The Tao of Gaming

Boardgames and lesser pursuits

A very tough, quite hard, almost impossible bidding problem.

Jeff may get this, but only because he’s an expert.

Your partner opens 1H, RHO overcalls 1 Spade and you hold
 S: Jxx
 H: Axx
 D: xx
 C: Q9xxx

Whatever do you do? How do I know that this is a tough bidding problem? Because my online partner, who clearly identified himself an advanced player, got it wrong. Did he support hearts? Oh no, he did not. He bid 2 clubs

I can portray myself as a basketweaving expert, or Le Bron James, or whatnot online, and nobody can dispute me. You can fudge a little here and there on bridge, but really, if you claim “Advanced” then I hope that you can at least keep up the appearance for two hands. His first hand, with two points, he played well. And although his bidding didn’t turn out so well (failing to double blackwood bid for the setting lead), I can totally sympathize. In a sane world I’d claim “intermediate,” but given that I can find my Merrimac coups mere seconds after I play the wrong card, I feel I’m entitled…

(That prior hand saw an “Expert” open 1NT see his partner bid a game without expressing slam interest. Said expert invoked blackwood and found his partner with a perfect 13 count that could have splintered.)

Update — And because Jeff may ask, I opened in second seat, not 3rd.


Written by taogaming

April 21, 2009 at 9:52 pm

Posted in Bridge

7 Responses

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  1. I am not what anyone would call an advanced player. I would bid 4H over the overcall, but I would also fear I would be under-valuing my hand. If we had another agreed-on forcing bid, I would make that instead, perhaps 2S.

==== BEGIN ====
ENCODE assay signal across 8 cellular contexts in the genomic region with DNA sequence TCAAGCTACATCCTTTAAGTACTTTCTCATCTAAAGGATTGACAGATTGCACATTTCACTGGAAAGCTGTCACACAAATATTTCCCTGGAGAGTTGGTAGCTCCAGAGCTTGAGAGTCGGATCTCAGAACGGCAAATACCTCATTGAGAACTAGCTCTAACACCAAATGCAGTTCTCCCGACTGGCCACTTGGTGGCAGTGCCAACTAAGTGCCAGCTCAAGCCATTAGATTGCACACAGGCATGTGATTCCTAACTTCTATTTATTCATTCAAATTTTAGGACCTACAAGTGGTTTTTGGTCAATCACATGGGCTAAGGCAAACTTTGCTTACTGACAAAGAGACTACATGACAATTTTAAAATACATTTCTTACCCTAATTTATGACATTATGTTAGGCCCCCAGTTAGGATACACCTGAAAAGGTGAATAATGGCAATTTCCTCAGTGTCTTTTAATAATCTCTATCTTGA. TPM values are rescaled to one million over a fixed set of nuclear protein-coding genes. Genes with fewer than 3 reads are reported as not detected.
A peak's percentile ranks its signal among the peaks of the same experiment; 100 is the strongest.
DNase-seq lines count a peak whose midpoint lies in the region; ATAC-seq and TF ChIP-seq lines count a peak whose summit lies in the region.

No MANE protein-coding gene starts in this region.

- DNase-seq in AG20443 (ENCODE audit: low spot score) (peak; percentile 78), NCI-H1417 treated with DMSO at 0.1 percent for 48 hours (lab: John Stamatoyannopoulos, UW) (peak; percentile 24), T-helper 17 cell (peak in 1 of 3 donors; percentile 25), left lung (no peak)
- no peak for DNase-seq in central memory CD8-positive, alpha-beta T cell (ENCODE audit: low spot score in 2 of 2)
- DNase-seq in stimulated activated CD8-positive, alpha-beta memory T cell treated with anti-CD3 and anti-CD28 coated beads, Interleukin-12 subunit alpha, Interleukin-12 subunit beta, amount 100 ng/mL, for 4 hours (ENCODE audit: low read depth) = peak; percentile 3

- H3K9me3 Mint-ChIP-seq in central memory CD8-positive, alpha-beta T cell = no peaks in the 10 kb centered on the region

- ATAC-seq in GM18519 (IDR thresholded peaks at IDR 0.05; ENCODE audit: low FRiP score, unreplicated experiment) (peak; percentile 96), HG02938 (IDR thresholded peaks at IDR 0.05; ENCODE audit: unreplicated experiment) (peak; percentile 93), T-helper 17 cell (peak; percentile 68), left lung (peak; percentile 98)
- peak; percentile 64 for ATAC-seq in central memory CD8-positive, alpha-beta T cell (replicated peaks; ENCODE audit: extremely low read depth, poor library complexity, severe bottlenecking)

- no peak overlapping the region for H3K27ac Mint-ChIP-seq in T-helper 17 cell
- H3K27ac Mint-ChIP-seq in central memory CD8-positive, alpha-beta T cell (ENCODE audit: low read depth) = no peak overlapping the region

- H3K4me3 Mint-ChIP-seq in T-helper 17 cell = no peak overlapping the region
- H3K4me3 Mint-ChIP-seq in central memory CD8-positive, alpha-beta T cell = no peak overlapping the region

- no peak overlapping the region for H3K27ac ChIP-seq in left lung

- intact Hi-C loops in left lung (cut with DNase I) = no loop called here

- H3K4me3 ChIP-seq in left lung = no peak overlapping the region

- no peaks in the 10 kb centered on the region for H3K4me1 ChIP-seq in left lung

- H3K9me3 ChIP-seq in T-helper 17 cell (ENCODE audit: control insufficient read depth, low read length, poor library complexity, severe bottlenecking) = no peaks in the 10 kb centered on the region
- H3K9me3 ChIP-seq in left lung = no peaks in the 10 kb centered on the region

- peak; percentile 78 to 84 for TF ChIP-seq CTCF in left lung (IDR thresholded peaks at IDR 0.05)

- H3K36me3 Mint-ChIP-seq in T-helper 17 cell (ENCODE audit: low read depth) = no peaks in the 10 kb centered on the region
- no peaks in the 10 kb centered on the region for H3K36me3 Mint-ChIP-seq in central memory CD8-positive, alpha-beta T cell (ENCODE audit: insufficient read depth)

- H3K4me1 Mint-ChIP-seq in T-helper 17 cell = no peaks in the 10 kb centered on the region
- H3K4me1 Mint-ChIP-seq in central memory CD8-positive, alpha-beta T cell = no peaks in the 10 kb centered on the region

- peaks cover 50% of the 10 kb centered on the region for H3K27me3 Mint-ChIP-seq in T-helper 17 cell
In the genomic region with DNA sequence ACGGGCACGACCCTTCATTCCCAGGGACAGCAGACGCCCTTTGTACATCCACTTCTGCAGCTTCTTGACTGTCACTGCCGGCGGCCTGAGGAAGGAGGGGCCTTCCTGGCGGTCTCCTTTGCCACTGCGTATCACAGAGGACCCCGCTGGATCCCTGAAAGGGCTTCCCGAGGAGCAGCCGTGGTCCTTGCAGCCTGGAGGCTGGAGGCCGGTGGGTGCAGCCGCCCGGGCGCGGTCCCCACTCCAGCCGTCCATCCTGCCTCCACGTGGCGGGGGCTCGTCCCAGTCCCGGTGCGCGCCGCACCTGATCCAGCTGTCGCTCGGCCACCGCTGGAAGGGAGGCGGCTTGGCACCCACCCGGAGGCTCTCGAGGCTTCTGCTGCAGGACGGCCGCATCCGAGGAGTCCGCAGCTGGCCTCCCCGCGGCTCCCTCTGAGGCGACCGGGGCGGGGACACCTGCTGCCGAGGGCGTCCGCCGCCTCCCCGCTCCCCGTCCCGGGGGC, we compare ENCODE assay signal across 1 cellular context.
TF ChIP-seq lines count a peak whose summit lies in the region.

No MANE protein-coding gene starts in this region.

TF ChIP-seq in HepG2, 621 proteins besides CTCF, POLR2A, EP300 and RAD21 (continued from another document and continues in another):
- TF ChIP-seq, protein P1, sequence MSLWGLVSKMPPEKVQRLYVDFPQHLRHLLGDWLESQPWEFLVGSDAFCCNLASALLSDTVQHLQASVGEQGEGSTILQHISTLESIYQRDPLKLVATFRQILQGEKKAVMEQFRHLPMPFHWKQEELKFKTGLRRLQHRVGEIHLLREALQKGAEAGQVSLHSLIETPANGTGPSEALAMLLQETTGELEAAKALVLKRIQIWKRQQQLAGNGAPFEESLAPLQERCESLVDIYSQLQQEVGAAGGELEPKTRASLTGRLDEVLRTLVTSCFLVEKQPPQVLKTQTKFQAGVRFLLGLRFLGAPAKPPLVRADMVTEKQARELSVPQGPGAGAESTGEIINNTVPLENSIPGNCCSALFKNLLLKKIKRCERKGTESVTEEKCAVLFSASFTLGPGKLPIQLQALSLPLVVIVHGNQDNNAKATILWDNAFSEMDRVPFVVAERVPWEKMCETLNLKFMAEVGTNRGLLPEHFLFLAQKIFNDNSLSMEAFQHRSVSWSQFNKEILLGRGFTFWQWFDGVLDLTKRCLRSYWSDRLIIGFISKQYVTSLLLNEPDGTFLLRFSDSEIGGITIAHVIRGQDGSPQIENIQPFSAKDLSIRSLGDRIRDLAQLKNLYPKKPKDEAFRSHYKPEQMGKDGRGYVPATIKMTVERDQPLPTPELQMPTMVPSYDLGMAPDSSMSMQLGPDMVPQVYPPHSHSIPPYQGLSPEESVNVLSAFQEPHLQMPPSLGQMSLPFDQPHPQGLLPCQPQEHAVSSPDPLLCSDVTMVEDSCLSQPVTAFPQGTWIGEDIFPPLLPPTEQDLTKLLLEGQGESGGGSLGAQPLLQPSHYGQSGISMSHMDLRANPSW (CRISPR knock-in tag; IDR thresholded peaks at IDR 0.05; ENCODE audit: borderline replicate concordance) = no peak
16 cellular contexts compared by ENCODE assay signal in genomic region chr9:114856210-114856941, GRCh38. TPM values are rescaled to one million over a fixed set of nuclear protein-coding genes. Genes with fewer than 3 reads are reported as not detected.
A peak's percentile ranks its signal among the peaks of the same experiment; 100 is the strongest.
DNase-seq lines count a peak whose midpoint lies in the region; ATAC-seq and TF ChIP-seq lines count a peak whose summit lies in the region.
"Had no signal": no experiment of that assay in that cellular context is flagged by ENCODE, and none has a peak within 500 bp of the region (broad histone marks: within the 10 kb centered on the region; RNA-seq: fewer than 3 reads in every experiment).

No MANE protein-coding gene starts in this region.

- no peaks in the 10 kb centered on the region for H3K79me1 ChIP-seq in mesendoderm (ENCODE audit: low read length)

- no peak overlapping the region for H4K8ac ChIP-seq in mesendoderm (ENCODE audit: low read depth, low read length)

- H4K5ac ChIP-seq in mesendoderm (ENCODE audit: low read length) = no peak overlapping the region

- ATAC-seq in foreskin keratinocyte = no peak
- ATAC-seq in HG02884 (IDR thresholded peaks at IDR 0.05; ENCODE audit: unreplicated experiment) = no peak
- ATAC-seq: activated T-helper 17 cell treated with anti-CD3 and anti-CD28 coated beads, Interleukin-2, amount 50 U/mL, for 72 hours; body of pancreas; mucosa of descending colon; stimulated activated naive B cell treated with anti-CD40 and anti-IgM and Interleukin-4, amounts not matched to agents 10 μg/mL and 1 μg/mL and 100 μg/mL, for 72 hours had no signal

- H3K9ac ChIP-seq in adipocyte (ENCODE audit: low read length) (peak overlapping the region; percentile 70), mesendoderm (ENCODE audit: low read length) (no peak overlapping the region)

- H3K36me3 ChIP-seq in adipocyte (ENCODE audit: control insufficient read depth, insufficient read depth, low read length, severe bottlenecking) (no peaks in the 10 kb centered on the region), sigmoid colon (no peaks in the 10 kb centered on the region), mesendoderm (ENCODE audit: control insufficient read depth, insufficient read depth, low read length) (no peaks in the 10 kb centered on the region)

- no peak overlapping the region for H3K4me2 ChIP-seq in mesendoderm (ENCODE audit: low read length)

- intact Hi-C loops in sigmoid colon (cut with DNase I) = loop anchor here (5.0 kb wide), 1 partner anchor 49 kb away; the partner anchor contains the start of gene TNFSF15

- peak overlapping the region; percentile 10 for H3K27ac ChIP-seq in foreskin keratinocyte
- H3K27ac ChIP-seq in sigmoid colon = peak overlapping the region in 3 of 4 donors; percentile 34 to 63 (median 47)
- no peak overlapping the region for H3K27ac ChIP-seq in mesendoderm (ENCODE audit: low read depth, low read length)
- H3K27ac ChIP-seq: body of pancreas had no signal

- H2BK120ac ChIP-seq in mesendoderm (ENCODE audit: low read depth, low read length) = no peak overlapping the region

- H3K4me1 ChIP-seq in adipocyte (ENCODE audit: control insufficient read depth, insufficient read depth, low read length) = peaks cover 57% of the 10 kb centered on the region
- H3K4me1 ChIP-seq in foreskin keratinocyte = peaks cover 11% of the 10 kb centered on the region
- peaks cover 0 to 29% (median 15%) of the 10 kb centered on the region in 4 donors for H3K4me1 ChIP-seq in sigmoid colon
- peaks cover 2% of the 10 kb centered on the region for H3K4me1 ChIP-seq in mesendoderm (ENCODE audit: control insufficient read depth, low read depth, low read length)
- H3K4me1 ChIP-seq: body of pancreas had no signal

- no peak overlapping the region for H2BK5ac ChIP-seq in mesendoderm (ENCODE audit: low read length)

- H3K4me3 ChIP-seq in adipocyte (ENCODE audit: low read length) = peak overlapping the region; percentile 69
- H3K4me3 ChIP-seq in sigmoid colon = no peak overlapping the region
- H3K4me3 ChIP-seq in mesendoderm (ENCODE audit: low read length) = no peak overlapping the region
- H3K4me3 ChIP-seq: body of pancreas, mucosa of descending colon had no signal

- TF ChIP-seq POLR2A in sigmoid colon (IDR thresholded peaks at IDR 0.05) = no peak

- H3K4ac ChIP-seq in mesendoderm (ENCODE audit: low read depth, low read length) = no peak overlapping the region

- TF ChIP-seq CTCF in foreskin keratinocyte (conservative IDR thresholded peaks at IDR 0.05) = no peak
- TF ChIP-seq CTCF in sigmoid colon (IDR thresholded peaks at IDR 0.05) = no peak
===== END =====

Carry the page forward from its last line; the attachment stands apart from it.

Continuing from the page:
April 21, 2009 at 11:19 pm

  2. Andy, Brian’s partner’s hand isn’t strong enough for a 2C bid. Whether or not there’s an overcall, he needs 10 points in order to make a 2 over 1 bid (at least he does in Standard American). He has fine support for his partner’s suit, so he should happily bid 2 Hearts. Not only does that properly state the value of his hand, it gives his partner the information he needs in case there’s a competitive auction.

    Ekted, you may be misreading the hand. With 7 HCP, unexciting shape, and only three cards in Hearts, a bid of 4 Hearts is a huge gamble. It’s simply not the right sort of hand for that action. Change two of the Spades to Hearts and then it’s a fine bid.

    Larry Levy

    April 21, 2009 at 11:46 pm

  3. It doesn’t matter whether it’s a competitive auction or not. This is a textbook raise to 2H if 1H guarantees 5 (which it does in most modern bidding systems.) The goal of the bidding is to uncover a 8-card major suit fit (because you need less high-card strength to make game in a major), and to determine how high to play. In Standard American, 2H tells partner your side has enough hearts for them to be trump, and gives a perfect description of how much high-card strength you have (6-10 points). Partner can then make an intelligent decision on how high — if the partnership is guaranteed to have at least 25 points, he’ll bid game; if the partnership can’t have 25 points, he’ll pass 2H; and if the partnership might have 25 points, he’ll make a game try by bidding something else. Any other call besides 2H indicates to me that this person is intermediate at best.

    Eugene Hung

    April 22, 2009 at 1:57 am

  4. Maybe he had a heart in with his diamonds and was making a Negative Free Bid. In online bridge…